Learning how to better engage in interpersonal conflict is just one of many goals of people who seek conflict coaching. Managing the aftermath of conflict is often fraught with challenges for many people and lingering unresolved feelings and issues can preclude internal resolution and reconciliation.
Specializing is certainly not for everyone. Unlike life, business, organizational and other more general categories of coaching, there are some limitations in selecting one area to focus on. On the other hand, there are many advantages to specializing. It is not a straightforward decision, of course and hopefully, some of the considerations in this article will be of help to coaches contemplating a specialty.
Currently, conflict coaching as a distinct technique appears to be growing mostly in workplaces as an additional option for employees and tool for mediators, whether or not there is an Integrated (Informal) Conflict Management System. This technique may be used instead of, or in tandem with, mediation and other ADR processes. In addition to helping individuals improve their conflict management skills in any context, there are other applications of conflict coaching.
Key competencies go beyond how leaders themselves engage in disputes and conflict in which they are directly involved. Being conflict competent includes skills that equip leaders to facilitate effective conflict conversations, among their reports and between the work unit and others.
Conflict issues present coaches with a particular challenge. To achieve mastery in this area it is important to acknowledge our own areas of shortfall and build a strong foundation to effectively help clients find their way through conflict. This article invites coaches to reflect on what is needed to strengthen your own conflict management skills to be able to “walk the talk”.
The technique known as conflict management coaching (also known as conflict coaching), unites the main principles of the fields of executive coaching and conflict management, to provide a one on one forum for helping individuals address interpersonal conflict. This paper provides an overview of conflict coaching as an ADR technique and how the process fits within organizations as a conflict management option, with or without an ICMS.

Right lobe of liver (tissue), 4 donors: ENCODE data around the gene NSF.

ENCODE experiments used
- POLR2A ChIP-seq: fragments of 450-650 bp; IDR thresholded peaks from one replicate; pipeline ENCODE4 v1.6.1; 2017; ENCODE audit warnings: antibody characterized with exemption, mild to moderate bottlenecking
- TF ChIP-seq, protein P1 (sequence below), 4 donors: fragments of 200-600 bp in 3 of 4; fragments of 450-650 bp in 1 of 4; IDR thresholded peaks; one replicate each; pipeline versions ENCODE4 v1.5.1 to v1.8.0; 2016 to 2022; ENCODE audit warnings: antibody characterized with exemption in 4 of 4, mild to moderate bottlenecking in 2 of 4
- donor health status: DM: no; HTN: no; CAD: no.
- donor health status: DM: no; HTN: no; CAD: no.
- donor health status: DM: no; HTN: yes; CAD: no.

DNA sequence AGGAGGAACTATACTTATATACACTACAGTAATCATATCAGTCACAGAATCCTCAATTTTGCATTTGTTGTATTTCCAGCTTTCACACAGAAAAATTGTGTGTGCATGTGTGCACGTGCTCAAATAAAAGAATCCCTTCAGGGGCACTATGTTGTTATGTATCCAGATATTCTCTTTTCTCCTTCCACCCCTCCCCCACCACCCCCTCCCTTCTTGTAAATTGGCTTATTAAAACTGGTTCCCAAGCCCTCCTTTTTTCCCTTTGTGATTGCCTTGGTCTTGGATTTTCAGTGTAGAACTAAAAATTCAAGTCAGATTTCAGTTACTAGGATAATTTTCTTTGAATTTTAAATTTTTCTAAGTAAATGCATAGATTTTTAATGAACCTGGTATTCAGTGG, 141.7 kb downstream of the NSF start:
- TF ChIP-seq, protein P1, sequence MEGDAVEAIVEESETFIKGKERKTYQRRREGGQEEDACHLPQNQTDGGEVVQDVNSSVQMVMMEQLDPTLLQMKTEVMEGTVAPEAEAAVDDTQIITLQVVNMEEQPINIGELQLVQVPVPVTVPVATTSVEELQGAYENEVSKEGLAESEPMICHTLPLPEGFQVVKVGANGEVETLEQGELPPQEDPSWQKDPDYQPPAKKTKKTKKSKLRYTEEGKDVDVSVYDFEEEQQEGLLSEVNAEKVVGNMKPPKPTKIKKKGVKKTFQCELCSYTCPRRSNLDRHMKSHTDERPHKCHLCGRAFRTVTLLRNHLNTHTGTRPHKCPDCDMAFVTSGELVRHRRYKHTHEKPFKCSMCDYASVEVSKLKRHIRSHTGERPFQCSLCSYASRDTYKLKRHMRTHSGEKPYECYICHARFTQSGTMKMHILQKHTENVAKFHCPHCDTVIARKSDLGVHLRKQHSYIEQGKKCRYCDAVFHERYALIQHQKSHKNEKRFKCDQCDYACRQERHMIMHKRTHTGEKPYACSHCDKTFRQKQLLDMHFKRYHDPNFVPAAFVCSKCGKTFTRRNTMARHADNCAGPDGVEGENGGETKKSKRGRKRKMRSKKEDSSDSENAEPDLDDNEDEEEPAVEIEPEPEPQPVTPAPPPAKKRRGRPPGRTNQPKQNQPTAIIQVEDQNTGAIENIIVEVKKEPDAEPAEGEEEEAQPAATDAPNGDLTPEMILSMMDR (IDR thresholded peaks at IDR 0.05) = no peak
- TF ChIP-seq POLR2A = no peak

As it becomes a more defined technique in the ADR field, those who provide conflict coaching will be increasingly discussing its many applications and also, the ways to increase its legitimacy, as a distinct mechanism. This article suggests that to successfully increase conflict coaching’s credibility, it is important that practitioners together with the organization for which they work (or for which they provide external services), consider how this process may be measured as a mechanism that increases conflict competence and short circuits the unnecessary escalation of conflict.
Mastering conflict so that it doesn’t master us requires introspective work. Current language in the conflict management field is about conflict engagement and viewing conflict as an opportunity to grow, to strengthen relationships and to find mutually satisfactory resolutions. Download article: It doesn’t have to hurt – Choice
Conflict coaching is a fast emerging technique in the field of ADR. As a specialized process for helping individuals effectively engage in conflict, coaches assist individuals to determine what will best enable them to reach their objectives, when it comes to how they manage a specific dispute, or conflict in general. To provide coaching in a way that is client-centered and transformative, it is important that coaches develop the capacity to be mindful.
Conflict coaching is a dynamic process that has many applications and may be used instead of or, in conjunction with training, mediation and other conflict management processes. This may also include group facilitated processes and simply, to help people prepare to lead a meeting that has the potential for being fractious. Coaching may also be used to help people to effectively participate in rights-based processes. In short, coaching has application anywhere in the spectrum of conflict management processes, within or without an informal or integrated conflict management system.